Inside Back Cover: Laponite Blue: Dissolving the Insoluble (Angew. Chem. Int. Ed. 42/2012)

Authors

  • Dr. Marina M. Lezhnina,

    1. Institute for Optical Technologies, Münster University of Applied Sciences, Stegerwaldstrasse 39, 48565 Steinfurt (Germany)
    2. Presently on leave from Mari Technical State University Yoshkar-Ola, Institute of Physics, Lenin-pl. 3, 424000 Yoshkar-Ola (Russia)
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  • Tobias Grewe,

    1. Institute for Optical Technologies, Münster University of Applied Sciences, Stegerwaldstrasse 39, 48565 Steinfurt (Germany)
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  • Dr. Hardo Stoehr,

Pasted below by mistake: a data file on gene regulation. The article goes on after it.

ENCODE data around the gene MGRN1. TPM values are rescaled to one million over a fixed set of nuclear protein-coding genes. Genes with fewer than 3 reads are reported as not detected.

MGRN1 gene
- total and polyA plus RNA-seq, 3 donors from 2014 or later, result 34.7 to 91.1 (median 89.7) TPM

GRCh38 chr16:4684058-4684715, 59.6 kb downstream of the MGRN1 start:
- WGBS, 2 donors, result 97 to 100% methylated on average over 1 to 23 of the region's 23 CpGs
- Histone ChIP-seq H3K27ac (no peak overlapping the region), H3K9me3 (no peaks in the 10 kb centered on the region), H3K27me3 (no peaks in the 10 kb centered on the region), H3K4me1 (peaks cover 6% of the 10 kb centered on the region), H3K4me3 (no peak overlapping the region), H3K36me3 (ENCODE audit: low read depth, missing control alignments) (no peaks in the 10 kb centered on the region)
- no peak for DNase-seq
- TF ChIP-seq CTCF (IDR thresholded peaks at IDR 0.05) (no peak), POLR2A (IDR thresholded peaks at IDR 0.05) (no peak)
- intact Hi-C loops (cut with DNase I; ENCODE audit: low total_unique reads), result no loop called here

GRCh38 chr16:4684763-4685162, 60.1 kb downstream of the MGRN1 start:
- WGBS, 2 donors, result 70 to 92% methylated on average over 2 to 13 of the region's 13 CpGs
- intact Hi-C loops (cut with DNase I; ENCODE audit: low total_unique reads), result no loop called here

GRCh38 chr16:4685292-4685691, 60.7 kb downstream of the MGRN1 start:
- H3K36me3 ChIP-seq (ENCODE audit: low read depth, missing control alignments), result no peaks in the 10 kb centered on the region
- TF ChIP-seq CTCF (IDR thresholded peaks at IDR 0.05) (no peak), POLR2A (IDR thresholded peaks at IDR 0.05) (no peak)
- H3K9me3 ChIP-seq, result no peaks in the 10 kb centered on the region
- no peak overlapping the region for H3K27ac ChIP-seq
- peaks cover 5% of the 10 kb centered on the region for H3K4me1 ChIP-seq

1. Institute for Optical Technologies, Münster University of Applied Sciences, Stegerwaldstrasse 39, 48565 Steinfurt (Germany)
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  • Prof. Dr. Ulrich Kynast

    Corresponding author
    1. Institute for Optical Technologies, Münster University of Applied Sciences, Stegerwaldstrasse 39, 48565 Steinfurt (Germany)
    • Institute for Optical Technologies, Münster University of Applied Sciences, Stegerwaldstrasse 39, 48565 Steinfurt (Germany)
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Abstract

original image

Nanoscaled clay platelets can act as shuttles to transport even completely nonpolar molecules into aqueous solutions. In their Communication on page 10652 ff., U. Kynast et al. give an example for the formation of a colored water-soluble hybrid material composed of the well-known dye indigo, which is notoriously insoluble in its native state, and a synthetic nanoclay. Solids recovered from these solutions are reminiscent of the ancient Maya Blue pigment.

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